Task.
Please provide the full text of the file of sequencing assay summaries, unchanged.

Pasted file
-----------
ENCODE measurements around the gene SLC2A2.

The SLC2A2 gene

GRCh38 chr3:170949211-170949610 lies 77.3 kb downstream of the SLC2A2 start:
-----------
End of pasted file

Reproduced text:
ENCODE measurements around the gene SLC2A2.

The SLC2A2 gene

GRCh38 chr3:170949211-170949610 lies 77.3 kb downstream of the SLC2A2 start: